Johnny Ray Hedge, Sr.-age 72 of Washburn passed away Monday, August 19, 2019 of natural causes. Johnny was born November 21, 1946 in Bridgeport, Illinois the son of the late Edgar and Elizabeth Hedge. He married Brenda Joyce Chancellor Hedge twice (1964/1981). Johnny was a longtime employee of Hammond Lead Products in Hammond, Indiana until he retired in 1997 due to health reasons. Johnny moved from Gary, Indiana to Fort Gibson, Oklahoma in 2000. Johnny moved to Washburn, TN in 2005. Johnny was preceded in death by his parents, his brother, James (Bud) and Brenda Hedge.
Walter Michael Darden, age 76, passed away August 18, 2019. Mike was a plumber by trade for over 50 years. He loved fishing and his time on the lake. Preceded in death by parents; father Walter James Darden and mother Florida Mae Darden, sister Judy Darden. He is survived by daughter Sherri Darden, sons; Mike Darden (Peggy), Jody Darden and Tommy Darden (Cindy) brother; Jim Darden (Evelyn), several grandchildren and great grandchildren, honorary daughter Missy Beeler, special friends; Gene McMillian, Hubert Weaver, Johnny Stafford, Larry Greenlee, Dennis Drinnon and Mary Mease.
Goldie Langley – age 79 of Maynardville, went to meet her Heavenly Father on Saturday, August 17, 2019. She was a member of Oaks Chapel American Christian Church. Goldie enjoyed the outdoors doing her yard work and cherished her time with her family.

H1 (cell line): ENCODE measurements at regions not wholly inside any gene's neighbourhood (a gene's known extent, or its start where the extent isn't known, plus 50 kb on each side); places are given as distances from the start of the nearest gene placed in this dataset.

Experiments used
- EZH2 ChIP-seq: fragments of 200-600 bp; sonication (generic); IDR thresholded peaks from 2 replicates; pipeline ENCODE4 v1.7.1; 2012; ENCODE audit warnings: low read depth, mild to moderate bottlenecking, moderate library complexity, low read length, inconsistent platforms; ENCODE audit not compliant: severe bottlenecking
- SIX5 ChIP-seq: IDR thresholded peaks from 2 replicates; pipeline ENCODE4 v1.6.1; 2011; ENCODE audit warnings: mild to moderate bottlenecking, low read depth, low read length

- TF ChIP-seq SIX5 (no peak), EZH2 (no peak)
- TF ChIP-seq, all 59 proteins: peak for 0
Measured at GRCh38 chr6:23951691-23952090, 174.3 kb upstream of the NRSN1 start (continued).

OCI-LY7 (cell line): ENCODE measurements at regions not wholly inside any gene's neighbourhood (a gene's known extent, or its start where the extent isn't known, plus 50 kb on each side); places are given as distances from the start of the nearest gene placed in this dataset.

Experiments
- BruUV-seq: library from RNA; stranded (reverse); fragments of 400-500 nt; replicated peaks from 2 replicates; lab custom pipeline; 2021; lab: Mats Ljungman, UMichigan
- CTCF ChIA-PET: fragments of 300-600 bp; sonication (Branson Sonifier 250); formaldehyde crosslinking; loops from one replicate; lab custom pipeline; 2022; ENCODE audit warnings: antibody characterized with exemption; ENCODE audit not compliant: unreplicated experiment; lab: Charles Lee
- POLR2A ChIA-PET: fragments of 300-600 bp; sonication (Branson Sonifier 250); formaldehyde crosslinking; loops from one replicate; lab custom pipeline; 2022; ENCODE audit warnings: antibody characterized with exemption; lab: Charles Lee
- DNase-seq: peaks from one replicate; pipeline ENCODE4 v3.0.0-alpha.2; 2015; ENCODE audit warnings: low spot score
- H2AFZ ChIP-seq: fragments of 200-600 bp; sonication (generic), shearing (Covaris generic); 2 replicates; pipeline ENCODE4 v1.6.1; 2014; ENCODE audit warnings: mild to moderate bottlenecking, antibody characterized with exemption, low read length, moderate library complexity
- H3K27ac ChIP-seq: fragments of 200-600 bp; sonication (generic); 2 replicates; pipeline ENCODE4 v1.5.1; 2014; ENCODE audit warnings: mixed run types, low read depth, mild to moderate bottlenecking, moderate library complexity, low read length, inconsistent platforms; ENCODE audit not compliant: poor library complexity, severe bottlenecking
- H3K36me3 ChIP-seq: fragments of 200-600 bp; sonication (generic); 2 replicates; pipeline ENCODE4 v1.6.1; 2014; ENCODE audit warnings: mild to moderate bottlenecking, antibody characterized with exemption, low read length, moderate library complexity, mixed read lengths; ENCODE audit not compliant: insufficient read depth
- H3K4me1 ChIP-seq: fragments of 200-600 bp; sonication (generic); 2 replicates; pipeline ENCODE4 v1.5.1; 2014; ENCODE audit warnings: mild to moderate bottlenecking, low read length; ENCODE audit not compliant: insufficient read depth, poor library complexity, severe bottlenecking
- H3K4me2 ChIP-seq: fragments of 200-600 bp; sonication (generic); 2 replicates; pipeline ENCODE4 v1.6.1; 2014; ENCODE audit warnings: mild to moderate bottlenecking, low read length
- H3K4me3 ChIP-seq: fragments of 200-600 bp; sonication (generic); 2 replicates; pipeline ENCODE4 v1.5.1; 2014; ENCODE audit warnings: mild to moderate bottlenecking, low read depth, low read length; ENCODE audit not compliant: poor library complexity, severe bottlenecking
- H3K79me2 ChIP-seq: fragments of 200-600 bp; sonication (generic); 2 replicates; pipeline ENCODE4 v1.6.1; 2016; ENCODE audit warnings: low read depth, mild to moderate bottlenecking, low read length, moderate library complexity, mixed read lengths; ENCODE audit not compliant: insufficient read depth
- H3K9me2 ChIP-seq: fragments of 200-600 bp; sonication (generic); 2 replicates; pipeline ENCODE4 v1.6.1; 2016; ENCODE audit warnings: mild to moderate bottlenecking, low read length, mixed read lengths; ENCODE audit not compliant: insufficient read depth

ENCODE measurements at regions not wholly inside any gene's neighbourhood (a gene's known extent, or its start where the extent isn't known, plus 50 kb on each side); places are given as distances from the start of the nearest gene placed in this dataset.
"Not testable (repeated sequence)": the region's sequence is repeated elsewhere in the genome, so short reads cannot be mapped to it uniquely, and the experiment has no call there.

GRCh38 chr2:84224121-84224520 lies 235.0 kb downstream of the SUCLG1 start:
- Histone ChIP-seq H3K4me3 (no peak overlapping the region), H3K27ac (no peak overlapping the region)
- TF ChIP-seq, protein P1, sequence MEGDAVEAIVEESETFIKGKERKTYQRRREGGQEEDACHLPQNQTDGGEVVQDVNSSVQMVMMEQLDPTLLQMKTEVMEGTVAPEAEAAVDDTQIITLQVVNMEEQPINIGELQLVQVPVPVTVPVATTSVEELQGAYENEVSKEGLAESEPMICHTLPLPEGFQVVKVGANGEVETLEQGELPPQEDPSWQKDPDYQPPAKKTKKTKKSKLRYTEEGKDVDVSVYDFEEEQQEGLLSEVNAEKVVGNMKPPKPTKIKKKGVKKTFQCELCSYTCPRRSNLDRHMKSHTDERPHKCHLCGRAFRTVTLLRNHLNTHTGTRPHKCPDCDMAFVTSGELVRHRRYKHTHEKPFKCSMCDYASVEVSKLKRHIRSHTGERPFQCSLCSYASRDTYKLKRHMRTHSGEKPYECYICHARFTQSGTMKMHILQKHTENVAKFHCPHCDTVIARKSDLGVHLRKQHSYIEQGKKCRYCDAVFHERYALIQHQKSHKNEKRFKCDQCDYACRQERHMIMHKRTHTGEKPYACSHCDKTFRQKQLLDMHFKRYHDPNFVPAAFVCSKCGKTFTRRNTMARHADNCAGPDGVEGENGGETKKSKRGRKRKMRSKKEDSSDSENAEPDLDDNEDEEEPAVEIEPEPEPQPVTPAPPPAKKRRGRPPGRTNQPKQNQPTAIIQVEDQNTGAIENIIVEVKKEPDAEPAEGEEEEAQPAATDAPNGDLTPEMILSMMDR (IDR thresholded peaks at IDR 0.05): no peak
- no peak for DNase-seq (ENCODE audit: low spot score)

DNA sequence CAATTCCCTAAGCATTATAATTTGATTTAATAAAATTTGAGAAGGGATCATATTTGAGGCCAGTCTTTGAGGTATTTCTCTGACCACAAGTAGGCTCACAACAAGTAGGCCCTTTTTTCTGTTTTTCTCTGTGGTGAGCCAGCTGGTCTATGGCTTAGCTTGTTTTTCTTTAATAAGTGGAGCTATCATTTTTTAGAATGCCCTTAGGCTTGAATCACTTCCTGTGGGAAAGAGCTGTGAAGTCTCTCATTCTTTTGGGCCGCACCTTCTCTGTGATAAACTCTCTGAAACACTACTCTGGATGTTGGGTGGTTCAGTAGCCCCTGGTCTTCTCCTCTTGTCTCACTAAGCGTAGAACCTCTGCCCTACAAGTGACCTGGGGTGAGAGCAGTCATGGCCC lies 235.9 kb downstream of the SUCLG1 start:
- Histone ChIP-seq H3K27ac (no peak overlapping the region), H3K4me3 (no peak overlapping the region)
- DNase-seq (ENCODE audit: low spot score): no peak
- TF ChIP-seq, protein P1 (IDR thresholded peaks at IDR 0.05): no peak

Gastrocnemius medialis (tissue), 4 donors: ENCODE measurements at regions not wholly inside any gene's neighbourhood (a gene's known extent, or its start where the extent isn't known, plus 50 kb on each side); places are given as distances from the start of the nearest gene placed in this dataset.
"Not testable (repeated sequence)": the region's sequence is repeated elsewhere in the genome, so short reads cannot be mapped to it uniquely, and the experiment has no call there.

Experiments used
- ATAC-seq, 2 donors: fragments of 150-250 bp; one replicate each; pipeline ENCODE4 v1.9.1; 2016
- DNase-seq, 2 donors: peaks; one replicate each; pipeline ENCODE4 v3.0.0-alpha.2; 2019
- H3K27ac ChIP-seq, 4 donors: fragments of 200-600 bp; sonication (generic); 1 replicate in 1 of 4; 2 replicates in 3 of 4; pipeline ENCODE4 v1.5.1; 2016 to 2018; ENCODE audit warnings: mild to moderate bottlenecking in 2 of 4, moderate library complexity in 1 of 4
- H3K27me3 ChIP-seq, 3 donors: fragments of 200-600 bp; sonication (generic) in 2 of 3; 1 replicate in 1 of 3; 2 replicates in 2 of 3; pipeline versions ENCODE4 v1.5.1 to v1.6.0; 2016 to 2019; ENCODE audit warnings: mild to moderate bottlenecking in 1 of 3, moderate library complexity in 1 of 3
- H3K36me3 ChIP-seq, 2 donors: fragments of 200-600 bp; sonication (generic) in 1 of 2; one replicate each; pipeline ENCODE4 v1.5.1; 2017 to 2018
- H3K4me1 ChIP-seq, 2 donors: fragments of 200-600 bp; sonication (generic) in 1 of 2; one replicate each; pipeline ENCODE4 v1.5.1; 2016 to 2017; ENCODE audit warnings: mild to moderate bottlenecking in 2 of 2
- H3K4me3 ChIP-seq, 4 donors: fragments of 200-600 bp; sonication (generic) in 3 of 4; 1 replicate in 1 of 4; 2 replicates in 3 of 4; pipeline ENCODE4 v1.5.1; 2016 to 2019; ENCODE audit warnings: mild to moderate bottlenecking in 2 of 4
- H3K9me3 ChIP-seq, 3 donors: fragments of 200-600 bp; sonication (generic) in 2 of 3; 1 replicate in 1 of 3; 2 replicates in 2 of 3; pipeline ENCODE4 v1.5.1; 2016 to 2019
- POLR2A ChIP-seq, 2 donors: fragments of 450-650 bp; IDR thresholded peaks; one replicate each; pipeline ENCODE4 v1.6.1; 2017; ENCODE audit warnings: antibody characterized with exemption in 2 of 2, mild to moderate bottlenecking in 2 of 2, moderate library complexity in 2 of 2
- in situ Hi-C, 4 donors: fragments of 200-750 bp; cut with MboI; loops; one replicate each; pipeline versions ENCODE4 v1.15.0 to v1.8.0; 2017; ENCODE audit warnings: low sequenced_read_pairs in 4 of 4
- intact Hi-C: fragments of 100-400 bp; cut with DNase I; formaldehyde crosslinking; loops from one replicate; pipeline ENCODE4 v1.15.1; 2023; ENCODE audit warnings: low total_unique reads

Jake Lee Nicely-age 63 of Luttrell, born February 27, 1956 passed away Friday, August 16, 2019 at Willow Ridge. He was a member of Emory Road Baptist Church. Preceded in death by wife, Betty Nicley; mothers, Maude Nicely and Hazel Strevel; father, Neil Brown; brothers, Jim Nicely, Reo Strevel, Tom Strevel; niece, Samantha Chamberlain; nephews, Chucky Roach and Johnny Strevel.
Guy William Merritt, age 67 of Knoxville, passed away Thursday, August 15, 2019. He was an accomplished athlete throughout his entire life. He attended West High School and graduated from Farragut High School in 1970. He later attended Roane State Community College. He served his country with distinction in the United States Army for 28 years, starting with a tour in Vietnam in 1970. He proudly served as a member of the 11th Armored Calvary, 101st Airborne, and Pukin’ Dragons.
Georgia J. Moore Cole-age 89 of Sharps Chapel passed away Thursday morning, August 15, 2019 at Beverly Park Place. She was born February 23, 1930 in Union County, Tennessee the daughter of the late Ebb and Belle Shoffner Moore. On May 3, 1950, she married the love of her life, Beecher Cole. She retired from Delco in Kokomo, Indiana in 1985. She was a lifelong member of Oak Grove Primitive Baptist Church and attended Amana Baptist Church in Kokomo, Indiana where she had lived until moving back to Sharps Chapel, Tennessee three years ago.